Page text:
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On Wednesday, federal parliament passed Labor’s bill to reduce childcare fees for many Australian families. More affordable childcare for families is great, but it will not solve all the issues in the sector.

Schools are not the only ones with a teacher crisis. Early childhood services are also hit with chronic staff shortages.

As of October, there were about 6,800 advertised positions for early childhood educators in Australia. The pandemic has not helped. There was a 40% increase in job ads between April 2021 and April 2022.

Before COVID-19, there was about 30% annual turnover in the sector, and up to 45% in rural and remote areas. A 2021 union study of more than 3,800 educators revealed 74% said they wanted to leave the sector in the next three years. The top reasons for wanting to leave were excessive workload, low pay and feeling undervalued.

This turnover can impact upon children’s wellbeing, development and learning.

To find out more about the challenges educators face, how it impacts upon their wellbeing and learn from other countries, our international study explored the experiences of early childhood educators around the world.

This article looks at the Australian and Canadian components of the study.

Australian educators’ experiences

As part of our research, we surveyed 51 early childhood educators in Australia in 2021, which found parts of their job threatened their wellbeing. They painted a picture of an important job that is not valued financially and not respected by the broader community.

Executives of the NSW Teachers Federation and the Independent Education Union of Australia joined together or a 24-hour strike in 2021 (NSW/ACT).

They talked about work being done “from the love of your heart”, rather than being rewarded with adequate pay. They also spoke about early childhood services exploiting the goodwill of educators.

All those extra toys you see in rooms, fancy art shows, are all topped up and financed by [staff].

Educators talked about the pressure to meet the needs of parents and children and government regulations.

All of us have stressful days […] managing behavioural issues, parents’ demands and a lot of routine tasks.

Meanwhile, there was an “obscene” amount of administrative work and repeated stories of staff fatigue and burnout.

We are burnt out and leaving the industry in droves because rather than having quality educators we are getting pushed for quantity. Children are being seen as a commodity and it needs to stop.

What could we learn from Canada?

Our study also surveyed educators involved in a program in Canada, where peer support has been used to boost the wellbeing of early childhood educators.

Up to 50% of early childhood educators in British Columbia had been leaving the sector in their first five years.

The Peer Mentoring Program began as a pilot project in 2016 and expanded across the province of British Columbia to 17 sites in 2019. Currently, the program is used in 25 locations across British Columbia.

In the program, educators were organised into groups of 12 (six more junior, six more experienced) and one or two facilitators.

As of October, there were nearly 7,000 ads for early childhood educators in Australia. Mick Tsikas/AAP

The groups meet in person once a month to talk and share experiences. They may invite a guest speaker, depending on the group’s interest, and each group receives funds for this purpose. They can also organise professional development as part of their meetings as opposed to a one-off workshop.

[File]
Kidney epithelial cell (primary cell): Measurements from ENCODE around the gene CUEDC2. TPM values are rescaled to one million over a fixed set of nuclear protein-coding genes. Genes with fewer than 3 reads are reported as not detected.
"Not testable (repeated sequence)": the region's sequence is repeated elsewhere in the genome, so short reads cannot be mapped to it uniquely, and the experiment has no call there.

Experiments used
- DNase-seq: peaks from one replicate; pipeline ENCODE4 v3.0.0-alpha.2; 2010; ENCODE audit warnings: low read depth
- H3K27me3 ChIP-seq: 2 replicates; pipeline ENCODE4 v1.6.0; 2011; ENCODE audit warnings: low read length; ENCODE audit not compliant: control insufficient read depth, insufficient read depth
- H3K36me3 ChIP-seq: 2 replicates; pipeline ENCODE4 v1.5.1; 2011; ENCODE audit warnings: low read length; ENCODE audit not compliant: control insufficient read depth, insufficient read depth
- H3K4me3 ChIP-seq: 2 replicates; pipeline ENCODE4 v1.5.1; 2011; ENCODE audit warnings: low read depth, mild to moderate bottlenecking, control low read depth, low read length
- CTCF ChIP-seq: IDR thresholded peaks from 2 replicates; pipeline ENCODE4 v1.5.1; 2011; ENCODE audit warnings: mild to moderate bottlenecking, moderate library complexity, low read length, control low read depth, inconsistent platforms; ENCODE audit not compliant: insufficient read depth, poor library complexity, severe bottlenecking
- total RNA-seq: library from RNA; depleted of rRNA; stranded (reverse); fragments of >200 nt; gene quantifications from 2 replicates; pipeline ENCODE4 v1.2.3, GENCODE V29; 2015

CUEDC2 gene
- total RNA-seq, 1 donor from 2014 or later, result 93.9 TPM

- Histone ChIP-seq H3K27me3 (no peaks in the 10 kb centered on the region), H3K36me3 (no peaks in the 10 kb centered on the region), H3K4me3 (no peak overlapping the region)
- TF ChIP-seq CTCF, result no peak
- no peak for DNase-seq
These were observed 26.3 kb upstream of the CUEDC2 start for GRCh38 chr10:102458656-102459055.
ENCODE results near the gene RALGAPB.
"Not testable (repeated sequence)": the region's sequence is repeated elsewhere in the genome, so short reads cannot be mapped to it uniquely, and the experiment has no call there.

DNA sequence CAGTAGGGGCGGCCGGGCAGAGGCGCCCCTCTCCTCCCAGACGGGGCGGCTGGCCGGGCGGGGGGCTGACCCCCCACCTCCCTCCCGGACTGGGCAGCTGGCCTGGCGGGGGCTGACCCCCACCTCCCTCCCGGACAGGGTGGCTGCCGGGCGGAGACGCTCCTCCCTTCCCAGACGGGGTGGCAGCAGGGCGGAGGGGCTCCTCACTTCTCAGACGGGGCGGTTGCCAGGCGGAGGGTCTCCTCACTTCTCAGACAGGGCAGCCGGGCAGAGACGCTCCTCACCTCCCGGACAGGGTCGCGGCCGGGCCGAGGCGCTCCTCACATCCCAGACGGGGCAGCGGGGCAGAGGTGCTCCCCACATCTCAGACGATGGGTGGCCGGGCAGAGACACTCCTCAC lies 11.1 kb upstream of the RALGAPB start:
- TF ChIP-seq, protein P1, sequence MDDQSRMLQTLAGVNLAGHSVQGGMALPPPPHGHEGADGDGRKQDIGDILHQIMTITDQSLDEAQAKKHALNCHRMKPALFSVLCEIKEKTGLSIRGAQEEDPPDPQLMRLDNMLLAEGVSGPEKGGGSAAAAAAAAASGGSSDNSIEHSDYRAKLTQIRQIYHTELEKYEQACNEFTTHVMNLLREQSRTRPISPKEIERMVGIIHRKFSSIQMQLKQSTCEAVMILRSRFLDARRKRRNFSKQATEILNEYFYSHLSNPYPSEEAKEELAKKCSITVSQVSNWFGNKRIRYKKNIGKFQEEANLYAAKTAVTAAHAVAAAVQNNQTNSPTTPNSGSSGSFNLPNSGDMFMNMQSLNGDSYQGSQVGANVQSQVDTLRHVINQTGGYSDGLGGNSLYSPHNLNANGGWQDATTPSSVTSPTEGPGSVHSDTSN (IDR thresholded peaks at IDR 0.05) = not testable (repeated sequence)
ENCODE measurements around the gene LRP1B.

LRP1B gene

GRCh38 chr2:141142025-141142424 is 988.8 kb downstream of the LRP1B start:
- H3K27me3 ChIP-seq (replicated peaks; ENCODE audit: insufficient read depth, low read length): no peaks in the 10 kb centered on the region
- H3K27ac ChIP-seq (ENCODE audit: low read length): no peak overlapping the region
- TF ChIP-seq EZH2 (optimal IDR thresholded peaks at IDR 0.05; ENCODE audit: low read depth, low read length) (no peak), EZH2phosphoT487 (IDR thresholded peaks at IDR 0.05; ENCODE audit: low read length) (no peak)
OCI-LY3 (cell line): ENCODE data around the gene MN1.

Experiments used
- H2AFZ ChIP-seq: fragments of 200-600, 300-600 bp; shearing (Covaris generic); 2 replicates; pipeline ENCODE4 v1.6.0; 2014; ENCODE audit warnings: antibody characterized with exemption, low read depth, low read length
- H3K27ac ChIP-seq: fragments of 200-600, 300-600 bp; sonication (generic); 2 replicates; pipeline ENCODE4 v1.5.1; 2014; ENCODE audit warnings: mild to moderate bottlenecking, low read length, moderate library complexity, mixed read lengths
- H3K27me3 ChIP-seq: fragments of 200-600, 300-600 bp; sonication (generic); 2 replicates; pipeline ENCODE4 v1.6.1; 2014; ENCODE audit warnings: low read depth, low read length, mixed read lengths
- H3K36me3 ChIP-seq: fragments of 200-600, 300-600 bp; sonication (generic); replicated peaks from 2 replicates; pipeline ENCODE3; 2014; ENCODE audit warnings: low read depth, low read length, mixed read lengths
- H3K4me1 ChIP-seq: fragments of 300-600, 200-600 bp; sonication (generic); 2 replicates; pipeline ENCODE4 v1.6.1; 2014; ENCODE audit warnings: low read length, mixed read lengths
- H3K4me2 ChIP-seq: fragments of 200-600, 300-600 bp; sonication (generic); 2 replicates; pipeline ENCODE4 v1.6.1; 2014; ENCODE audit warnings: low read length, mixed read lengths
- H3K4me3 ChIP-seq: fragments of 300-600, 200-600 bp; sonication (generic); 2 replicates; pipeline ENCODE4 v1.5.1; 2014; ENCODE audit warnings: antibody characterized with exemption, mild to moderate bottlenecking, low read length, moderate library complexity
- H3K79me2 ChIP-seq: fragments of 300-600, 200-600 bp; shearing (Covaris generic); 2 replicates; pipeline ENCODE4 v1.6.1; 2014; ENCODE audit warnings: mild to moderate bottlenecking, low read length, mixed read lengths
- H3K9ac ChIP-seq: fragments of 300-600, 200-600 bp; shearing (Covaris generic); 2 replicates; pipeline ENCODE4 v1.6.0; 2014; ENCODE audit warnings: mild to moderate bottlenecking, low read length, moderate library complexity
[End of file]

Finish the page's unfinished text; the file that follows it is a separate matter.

In addition to the monthly face-to-face group gatherings, junior and mentor educators are paired up and meet weekly, either face-to-face, online, or by telephone to support each other.

Why is it effective?

In 2020, we conducted 17 focus groups with approximately 200 early childhood educators who were part of the peer mentoring program.

Participants in the program said it gave them a space to talk without judgement or recrimination. Participants said they felt safe, and mentally refreshed.

I would describe the […] program as going home, being with a group of people who […] allow you to be the best version of yourself.

One educator said the program allowed her to “thrive” instead of just “survive”:

you’re actually thriving and you have the enriching connections and conversations […] if we want to honour children’s time with their [play and educational] materials and with one another, we also need to honour our time with one another as well, to have that rich conversation.

Another mentor said it was empowering to be among other women.

I was like ‘do I get on the board?’, like I needed to be immersed in strong women, strong leadership […] just empowered people that are passionate about the same things that I’m passionate about.

Is it retaining staff?

Overall, educators say they have increased their connections to other educators, all of which has helped to sustain them in the field, avoiding burnout.

While retention of educators continues to be an issue in British Columbia, educators reported greater levels of confidence in their own abilities.

Anecdotally, educators and services have reported greater retention and a formal survey has been created to capture the data in 2023.

What now?

Australian governments and early childhood services are spending a lot to attract and train educators.

As part of this, some of the money would be well spent supporting the ongoing wellbeing of educators to keep them in this vital workforce.

Marg Rogers, Senior Lecturer, Early Childhood Education, University of New England; Laura K. Doan, Associate professor, Thompson Rivers University, and Navjot Bhullar, Professor of Psychology (Research-focussed), Edith Cowan University This article is republished from The Conversation under a Creative Commons license. Read the original article.